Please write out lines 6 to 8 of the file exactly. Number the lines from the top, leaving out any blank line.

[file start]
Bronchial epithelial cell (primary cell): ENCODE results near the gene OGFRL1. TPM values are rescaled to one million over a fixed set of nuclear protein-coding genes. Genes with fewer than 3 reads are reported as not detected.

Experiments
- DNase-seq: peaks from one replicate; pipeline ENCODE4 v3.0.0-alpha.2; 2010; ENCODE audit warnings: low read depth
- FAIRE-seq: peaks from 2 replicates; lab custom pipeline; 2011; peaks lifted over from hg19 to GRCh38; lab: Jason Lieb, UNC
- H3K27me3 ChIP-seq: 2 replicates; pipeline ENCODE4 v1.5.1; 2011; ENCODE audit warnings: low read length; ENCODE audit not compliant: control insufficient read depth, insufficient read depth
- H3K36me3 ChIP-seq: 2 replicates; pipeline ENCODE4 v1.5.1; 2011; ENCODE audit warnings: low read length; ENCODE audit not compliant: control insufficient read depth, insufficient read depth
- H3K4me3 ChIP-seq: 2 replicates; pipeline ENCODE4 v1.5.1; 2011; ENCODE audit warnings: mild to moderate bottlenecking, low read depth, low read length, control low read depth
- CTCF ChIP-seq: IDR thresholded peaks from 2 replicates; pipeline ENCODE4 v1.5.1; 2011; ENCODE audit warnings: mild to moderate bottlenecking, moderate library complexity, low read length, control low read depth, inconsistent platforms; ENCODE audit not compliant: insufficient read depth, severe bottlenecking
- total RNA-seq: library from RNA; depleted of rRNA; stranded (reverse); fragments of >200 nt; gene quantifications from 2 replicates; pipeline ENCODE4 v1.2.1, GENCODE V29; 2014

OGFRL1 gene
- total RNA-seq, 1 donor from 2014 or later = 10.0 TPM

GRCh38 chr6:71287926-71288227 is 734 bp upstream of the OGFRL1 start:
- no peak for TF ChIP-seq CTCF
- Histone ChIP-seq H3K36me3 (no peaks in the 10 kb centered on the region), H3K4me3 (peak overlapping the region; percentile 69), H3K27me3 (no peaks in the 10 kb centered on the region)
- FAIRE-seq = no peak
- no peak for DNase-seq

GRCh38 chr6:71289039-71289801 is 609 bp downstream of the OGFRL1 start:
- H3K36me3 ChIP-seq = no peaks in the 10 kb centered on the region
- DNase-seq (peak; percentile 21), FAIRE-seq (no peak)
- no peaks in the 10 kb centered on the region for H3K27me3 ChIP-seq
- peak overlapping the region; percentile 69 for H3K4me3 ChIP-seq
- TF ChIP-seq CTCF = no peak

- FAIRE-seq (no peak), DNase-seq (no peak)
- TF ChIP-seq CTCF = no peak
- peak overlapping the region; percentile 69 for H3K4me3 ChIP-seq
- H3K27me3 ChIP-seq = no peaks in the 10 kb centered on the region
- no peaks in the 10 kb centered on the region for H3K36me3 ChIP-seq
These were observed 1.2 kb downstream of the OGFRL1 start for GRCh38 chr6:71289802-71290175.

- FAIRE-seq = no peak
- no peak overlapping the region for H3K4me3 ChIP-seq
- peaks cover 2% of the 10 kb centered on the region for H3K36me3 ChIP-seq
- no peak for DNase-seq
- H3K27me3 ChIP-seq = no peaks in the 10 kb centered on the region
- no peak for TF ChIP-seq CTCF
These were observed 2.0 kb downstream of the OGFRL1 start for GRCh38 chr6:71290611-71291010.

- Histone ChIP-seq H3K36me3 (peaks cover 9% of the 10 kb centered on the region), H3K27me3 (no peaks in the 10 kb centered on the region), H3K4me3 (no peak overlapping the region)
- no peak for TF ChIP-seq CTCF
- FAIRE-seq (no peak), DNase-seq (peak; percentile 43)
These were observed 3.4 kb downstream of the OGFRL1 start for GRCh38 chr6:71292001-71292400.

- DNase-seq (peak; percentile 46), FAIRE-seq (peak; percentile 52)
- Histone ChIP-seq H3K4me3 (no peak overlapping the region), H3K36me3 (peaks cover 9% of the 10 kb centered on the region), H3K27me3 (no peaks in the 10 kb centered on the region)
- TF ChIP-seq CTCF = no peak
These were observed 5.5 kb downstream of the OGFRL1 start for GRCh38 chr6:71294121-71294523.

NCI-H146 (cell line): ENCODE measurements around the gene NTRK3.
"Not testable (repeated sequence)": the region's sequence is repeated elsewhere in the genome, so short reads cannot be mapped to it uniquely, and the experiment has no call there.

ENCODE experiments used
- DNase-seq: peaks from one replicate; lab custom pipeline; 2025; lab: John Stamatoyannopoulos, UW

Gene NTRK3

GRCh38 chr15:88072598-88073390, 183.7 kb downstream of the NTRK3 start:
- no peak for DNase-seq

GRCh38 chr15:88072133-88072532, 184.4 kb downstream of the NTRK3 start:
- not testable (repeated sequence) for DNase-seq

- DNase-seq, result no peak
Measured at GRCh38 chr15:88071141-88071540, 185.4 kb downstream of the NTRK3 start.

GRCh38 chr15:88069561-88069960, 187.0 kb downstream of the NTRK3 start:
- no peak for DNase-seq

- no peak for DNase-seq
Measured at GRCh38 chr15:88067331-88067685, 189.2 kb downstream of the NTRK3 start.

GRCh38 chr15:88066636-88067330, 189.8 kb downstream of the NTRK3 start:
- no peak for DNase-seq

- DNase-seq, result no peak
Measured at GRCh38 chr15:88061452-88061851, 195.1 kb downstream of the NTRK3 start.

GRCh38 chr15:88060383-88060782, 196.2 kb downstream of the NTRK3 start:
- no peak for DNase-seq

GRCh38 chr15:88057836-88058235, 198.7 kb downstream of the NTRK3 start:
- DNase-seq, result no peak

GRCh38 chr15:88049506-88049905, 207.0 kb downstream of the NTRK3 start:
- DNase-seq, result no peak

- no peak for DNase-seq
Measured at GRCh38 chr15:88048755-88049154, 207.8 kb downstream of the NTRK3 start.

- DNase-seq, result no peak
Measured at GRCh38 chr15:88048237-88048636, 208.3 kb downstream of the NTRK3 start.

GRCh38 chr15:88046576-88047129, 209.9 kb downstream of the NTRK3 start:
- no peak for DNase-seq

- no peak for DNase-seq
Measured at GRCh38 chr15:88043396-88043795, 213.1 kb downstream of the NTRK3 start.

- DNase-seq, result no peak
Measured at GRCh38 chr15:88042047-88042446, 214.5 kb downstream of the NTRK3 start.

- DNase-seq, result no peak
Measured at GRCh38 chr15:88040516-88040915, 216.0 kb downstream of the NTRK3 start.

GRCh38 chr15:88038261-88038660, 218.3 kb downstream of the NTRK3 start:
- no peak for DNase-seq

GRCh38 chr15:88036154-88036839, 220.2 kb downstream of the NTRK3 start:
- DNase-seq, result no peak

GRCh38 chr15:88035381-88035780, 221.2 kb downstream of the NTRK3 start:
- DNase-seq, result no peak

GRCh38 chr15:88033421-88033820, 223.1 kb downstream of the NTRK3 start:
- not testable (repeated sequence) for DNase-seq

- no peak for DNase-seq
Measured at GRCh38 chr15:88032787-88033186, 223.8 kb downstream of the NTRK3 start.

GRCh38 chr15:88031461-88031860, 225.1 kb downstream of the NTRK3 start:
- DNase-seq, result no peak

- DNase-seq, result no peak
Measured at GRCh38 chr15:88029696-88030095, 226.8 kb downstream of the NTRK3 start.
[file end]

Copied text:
- H3K36me3 ChIP-seq: 2 replicates; pipeline ENCODE4 v1.5.1; 2011; ENCODE audit warnings: low read length; ENCODE audit not compliant: control insufficient read depth, insufficient read depth
- H3K4me3 ChIP-seq: 2 replicates; pipeline ENCODE4 v1.5.1; 2011; ENCODE audit warnings: mild to moderate bottlenecking, low read depth, low read length, control low read depth
- CTCF ChIP-seq: IDR thresholded peaks from 2 replicates; pipeline ENCODE4 v1.5.1; 2011; ENCODE audit warnings: mild to moderate bottlenecking, moderate library complexity, low read length, control low read depth, inconsistent platforms; ENCODE audit not compliant: insufficient read depth, severe bottlenecking